A Senate panel approved a constitutional amendment yesterday that supporters say would ensure Congress could function in the aftermath of a devastating terrorist attack or other disaster.

The amendment would give Congress new powers to ensure the prompt replacement of lawmakers who are killed or incapacitated in such a strike. The Senate Judiciary subcommittee on the Constitution, headed by Sen. John Cornyn (R-Tex.), who sponsored legislation, passed it on a voice vote.

But one absent member, Sen. Edward M. Kennedy (D-Mass.), sent colleagues a letter saying it was "unwise to go forward" without consulting the House, and without first considering remedies that do not require changing the Constitution.

Constitutional amendments require two-thirds majority approval in the House and Senate and the ratification by three-fourths of the state legislatures.

Cornyn's measure would open the door for temporary appointees to fill in for gravely injured senators. The Constitution permits governors to appoint temporary replacements for senators only in the event of death.

More controversially, the proposed constitutional amendment would allow Congress to pass a law permitting the appointment of temporary replacements for killed or injured House members. That idea is deeply unpopular with House GOP leaders, who believe the constitutional requirement that all House members be elected makes the chamber uniquely reflective of the people's will.

Cornyn acknowledged the opposition in the House but said the continuing threat of a terrorist attack meant that the Senate should press the issue.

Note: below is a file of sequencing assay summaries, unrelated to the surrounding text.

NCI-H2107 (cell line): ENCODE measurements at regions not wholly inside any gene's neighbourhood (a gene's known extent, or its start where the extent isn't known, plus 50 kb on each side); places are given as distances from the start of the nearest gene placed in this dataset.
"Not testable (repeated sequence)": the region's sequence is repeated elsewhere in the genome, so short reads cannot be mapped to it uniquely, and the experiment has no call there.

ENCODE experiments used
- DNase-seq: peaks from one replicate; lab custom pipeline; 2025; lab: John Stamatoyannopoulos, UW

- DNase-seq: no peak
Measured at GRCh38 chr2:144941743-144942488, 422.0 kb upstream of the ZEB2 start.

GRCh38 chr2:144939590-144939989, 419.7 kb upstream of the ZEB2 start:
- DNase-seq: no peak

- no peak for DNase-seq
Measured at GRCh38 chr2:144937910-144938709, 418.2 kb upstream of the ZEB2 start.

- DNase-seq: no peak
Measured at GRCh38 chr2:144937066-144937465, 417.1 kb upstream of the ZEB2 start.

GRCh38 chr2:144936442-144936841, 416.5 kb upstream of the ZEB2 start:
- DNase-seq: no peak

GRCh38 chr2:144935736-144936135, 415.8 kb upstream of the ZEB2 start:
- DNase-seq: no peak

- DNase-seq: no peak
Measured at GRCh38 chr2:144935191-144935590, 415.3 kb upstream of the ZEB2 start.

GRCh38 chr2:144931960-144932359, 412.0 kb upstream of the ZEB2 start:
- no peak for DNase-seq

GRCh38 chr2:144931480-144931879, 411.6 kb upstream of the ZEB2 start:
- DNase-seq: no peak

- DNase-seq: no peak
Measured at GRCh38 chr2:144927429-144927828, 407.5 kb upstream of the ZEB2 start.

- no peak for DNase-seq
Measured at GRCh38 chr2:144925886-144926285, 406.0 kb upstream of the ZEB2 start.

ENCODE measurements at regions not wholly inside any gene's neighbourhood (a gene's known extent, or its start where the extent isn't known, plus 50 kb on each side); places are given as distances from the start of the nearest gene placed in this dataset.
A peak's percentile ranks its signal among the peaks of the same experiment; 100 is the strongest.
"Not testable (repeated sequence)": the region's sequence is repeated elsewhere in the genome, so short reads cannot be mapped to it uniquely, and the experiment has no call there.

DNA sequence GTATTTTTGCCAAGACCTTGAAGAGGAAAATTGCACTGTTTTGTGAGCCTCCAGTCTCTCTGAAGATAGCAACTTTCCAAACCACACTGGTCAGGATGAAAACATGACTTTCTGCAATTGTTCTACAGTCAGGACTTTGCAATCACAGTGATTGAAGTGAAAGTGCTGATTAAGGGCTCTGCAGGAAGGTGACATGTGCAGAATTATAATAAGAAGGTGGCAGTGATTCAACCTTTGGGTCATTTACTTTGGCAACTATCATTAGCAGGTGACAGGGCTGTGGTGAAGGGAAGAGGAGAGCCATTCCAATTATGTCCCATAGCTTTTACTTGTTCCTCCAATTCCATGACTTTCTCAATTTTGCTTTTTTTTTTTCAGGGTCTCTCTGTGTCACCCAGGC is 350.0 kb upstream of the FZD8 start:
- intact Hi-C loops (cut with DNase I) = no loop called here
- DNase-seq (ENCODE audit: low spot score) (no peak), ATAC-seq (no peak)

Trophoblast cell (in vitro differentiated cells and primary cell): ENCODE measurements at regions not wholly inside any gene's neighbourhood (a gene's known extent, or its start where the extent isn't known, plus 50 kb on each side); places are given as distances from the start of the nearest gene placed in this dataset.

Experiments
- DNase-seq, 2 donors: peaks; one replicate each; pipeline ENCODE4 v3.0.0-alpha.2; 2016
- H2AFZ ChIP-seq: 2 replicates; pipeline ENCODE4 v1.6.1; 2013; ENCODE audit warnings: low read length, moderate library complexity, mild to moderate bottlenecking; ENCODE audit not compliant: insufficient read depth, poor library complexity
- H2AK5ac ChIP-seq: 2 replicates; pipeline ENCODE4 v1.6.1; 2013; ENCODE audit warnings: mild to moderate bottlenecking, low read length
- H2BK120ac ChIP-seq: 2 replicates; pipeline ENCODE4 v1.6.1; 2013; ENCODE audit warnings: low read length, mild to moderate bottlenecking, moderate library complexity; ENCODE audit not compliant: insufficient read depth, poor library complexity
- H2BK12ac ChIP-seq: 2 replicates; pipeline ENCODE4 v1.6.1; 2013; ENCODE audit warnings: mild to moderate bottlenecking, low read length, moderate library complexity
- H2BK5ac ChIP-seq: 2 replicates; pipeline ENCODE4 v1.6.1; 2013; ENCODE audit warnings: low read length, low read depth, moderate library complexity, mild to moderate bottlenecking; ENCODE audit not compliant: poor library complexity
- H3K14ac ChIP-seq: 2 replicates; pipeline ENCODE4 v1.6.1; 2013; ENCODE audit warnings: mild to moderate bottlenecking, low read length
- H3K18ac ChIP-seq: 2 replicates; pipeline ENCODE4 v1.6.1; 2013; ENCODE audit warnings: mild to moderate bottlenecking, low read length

"We ought not make the perfect be the enemy of the good," said Cornyn, who added that he was optimistic his proposal would win full committee approval and reach the Senate floor this year. "It's important that we do something and move forward."

On April 22, the House passed a measure that would require states to hold special elections within 45 days if at least 100 members are killed in an attack. Separately, the House Rules Committee is exploring whether changes in House rules could help mitigate the possibility of incapacitated members.

The House Judiciary Committee also last week sent to the full House a proposed constitutional amendment by Rep. Brian Baird (D-Wash.) that would allow governors to appoint temporary replacements to the House. But the panel recommended that lawmakers defeat it.

Jeff Lungren, a spokesman for the House Judiciary Committee, said Cornyn's amendment was unlikely to make it that far. Lungren noted that three times during the Cold War the Senate approved amendments allowing for the appointment of House members. The House, led one of those times by Republicans and the other two times by Democrats, rejected all of the measures, he said.

Sen. Russell Feingold (D-Wis.) said at the subcommittee meeting yesterday he agreed that requiring all House members be elected makes that chamber "very special." Although he rarely believes constitutional amendments are necessary, the threat of a Congress that cannot function warrants such a step, he said.

"The Constitution of this country was not a rough draft. We should not treat it as such," Feingold said. ". . . . This is a rare situation where a constitutional amendment is justified."